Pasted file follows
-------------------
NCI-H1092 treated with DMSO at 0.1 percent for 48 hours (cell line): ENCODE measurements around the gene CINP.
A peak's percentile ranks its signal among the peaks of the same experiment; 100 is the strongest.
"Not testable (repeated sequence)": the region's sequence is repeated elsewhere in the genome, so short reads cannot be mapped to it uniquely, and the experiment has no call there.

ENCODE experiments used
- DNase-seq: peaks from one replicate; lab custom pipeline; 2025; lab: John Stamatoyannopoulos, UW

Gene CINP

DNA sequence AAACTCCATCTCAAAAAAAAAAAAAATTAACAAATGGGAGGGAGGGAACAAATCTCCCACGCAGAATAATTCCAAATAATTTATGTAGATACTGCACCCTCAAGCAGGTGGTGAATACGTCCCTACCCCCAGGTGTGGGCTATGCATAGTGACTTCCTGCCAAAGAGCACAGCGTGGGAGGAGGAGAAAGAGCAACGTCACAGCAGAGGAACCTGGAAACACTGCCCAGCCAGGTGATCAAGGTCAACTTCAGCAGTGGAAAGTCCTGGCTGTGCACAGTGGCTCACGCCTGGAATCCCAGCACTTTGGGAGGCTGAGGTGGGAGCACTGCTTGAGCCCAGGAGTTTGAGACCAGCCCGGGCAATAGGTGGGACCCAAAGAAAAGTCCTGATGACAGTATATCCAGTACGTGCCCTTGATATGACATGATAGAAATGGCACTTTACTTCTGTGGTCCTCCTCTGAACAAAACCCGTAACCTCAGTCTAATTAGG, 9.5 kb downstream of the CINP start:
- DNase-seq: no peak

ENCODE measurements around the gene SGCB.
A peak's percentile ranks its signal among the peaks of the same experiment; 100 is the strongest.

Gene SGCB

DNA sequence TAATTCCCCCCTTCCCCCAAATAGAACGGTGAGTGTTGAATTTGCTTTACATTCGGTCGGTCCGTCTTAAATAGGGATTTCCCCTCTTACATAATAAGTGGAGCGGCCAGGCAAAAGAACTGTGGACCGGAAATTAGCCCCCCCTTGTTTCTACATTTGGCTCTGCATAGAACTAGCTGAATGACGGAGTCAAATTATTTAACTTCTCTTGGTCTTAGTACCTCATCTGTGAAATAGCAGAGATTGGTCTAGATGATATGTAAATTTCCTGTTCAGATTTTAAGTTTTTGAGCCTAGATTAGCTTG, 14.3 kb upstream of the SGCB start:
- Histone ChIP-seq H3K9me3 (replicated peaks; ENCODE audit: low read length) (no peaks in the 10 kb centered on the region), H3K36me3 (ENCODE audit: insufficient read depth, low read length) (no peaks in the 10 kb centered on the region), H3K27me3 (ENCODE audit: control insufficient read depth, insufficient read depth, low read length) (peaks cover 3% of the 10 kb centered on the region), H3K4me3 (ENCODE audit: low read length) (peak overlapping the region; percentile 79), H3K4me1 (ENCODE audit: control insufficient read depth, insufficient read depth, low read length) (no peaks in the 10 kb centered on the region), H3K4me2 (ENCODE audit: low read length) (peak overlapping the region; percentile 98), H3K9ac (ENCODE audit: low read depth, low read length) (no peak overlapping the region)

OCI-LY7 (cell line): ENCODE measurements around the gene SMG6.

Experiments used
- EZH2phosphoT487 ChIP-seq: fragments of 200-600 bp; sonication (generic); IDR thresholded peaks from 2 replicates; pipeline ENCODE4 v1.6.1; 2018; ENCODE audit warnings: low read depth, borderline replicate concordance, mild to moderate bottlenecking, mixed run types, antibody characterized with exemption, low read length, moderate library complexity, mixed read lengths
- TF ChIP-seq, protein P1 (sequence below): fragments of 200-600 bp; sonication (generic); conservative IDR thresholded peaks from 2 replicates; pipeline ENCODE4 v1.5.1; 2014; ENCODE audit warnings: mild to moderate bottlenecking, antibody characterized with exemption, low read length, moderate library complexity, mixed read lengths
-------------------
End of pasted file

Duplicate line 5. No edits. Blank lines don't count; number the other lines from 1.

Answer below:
- DNase-seq: peaks from one replicate; lab custom pipeline; 2025; lab: John Stamatoyannopoulos, UW